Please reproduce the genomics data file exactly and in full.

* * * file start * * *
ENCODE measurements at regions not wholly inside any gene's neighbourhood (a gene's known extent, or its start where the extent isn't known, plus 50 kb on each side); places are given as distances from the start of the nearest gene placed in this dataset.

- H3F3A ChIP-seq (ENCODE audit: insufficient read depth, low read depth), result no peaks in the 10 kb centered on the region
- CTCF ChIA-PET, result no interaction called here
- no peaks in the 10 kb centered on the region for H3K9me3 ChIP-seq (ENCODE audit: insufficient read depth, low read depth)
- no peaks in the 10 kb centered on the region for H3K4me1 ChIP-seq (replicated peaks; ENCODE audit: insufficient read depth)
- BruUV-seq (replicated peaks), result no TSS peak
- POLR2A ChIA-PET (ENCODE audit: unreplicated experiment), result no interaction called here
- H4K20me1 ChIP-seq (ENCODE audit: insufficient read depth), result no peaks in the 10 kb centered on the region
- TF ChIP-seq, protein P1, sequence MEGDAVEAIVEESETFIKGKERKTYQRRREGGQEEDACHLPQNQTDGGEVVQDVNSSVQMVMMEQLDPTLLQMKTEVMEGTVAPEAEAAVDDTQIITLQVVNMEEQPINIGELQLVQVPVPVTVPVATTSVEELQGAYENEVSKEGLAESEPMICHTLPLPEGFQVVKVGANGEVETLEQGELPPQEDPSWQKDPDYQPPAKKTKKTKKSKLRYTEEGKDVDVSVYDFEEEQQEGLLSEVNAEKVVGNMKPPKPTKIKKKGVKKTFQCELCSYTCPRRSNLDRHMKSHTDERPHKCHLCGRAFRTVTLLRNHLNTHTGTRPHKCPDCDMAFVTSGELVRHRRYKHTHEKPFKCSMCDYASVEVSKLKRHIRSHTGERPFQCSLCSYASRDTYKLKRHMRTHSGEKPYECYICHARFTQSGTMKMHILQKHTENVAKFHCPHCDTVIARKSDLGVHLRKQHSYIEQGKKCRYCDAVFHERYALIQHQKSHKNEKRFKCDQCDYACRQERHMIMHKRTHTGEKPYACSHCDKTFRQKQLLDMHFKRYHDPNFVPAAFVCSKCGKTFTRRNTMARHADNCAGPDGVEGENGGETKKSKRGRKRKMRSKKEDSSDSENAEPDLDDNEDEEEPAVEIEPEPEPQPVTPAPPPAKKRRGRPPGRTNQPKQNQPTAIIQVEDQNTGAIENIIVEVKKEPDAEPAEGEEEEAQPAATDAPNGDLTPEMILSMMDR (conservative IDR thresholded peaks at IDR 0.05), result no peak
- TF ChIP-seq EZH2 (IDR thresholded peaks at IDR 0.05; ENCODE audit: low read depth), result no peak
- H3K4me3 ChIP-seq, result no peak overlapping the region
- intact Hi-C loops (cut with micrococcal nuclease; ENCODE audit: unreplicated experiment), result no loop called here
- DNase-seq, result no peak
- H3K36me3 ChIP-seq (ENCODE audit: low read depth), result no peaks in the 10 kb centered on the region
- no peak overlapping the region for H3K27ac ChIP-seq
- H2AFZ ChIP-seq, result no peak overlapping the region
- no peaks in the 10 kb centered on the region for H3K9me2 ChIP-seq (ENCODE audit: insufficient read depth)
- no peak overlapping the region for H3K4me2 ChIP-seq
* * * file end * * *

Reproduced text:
ENCODE measurements at regions not wholly inside any gene's neighbourhood (a gene's known extent, or its start where the extent isn't known, plus 50 kb on each side); places are given as distances from the start of the nearest gene placed in this dataset.

- H3F3A ChIP-seq (ENCODE audit: insufficient read depth, low read depth), result no peaks in the 10 kb centered on the region
- CTCF ChIA-PET, result no interaction called here
- no peaks in the 10 kb centered on the region for H3K9me3 ChIP-seq (ENCODE audit: insufficient read depth, low read depth)
- no peaks in the 10 kb centered on the region for H3K4me1 ChIP-seq (replicated peaks; ENCODE audit: insufficient read depth)
- BruUV-seq (replicated peaks), result no TSS peak
- POLR2A ChIA-PET (ENCODE audit: unreplicated experiment), result no interaction called here
- H4K20me1 ChIP-seq (ENCODE audit: insufficient read depth), result no peaks in the 10 kb centered on the region
- TF ChIP-seq, protein P1, sequence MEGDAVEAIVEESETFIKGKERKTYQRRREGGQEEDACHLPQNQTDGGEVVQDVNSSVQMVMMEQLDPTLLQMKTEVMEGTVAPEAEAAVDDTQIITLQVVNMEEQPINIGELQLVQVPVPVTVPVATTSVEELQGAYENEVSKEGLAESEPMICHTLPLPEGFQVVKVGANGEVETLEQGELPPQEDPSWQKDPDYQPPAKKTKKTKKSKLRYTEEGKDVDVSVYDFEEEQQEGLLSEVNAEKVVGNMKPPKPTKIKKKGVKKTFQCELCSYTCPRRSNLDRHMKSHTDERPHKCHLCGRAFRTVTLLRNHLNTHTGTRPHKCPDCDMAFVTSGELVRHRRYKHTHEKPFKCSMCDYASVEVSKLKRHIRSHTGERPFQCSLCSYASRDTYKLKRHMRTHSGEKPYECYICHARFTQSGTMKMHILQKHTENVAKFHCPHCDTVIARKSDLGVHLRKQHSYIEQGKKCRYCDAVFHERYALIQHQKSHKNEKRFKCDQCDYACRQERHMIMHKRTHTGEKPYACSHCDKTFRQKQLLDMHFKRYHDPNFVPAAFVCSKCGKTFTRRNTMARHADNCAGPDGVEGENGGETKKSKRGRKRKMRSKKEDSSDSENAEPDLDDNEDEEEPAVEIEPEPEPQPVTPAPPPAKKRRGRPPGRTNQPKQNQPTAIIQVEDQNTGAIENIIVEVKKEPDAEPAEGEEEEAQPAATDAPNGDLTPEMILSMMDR (conservative IDR thresholded peaks at IDR 0.05), result no peak
- TF ChIP-seq EZH2 (IDR thresholded peaks at IDR 0.05; ENCODE audit: low read depth), result no peak
- H3K4me3 ChIP-seq, result no peak overlapping the region
- intact Hi-C loops (cut with micrococcal nuclease; ENCODE audit: unreplicated experiment), result no loop called here
- DNase-seq, result no peak
- H3K36me3 ChIP-seq (ENCODE audit: low read depth), result no peaks in the 10 kb centered on the region
- no peak overlapping the region for H3K27ac ChIP-seq
- H2AFZ ChIP-seq, result no peak overlapping the region
- no peaks in the 10 kb centered on the region for H3K9me2 ChIP-seq (ENCODE audit: insufficient read depth)
- no peak overlapping the region for H3K4me2 ChIP-seq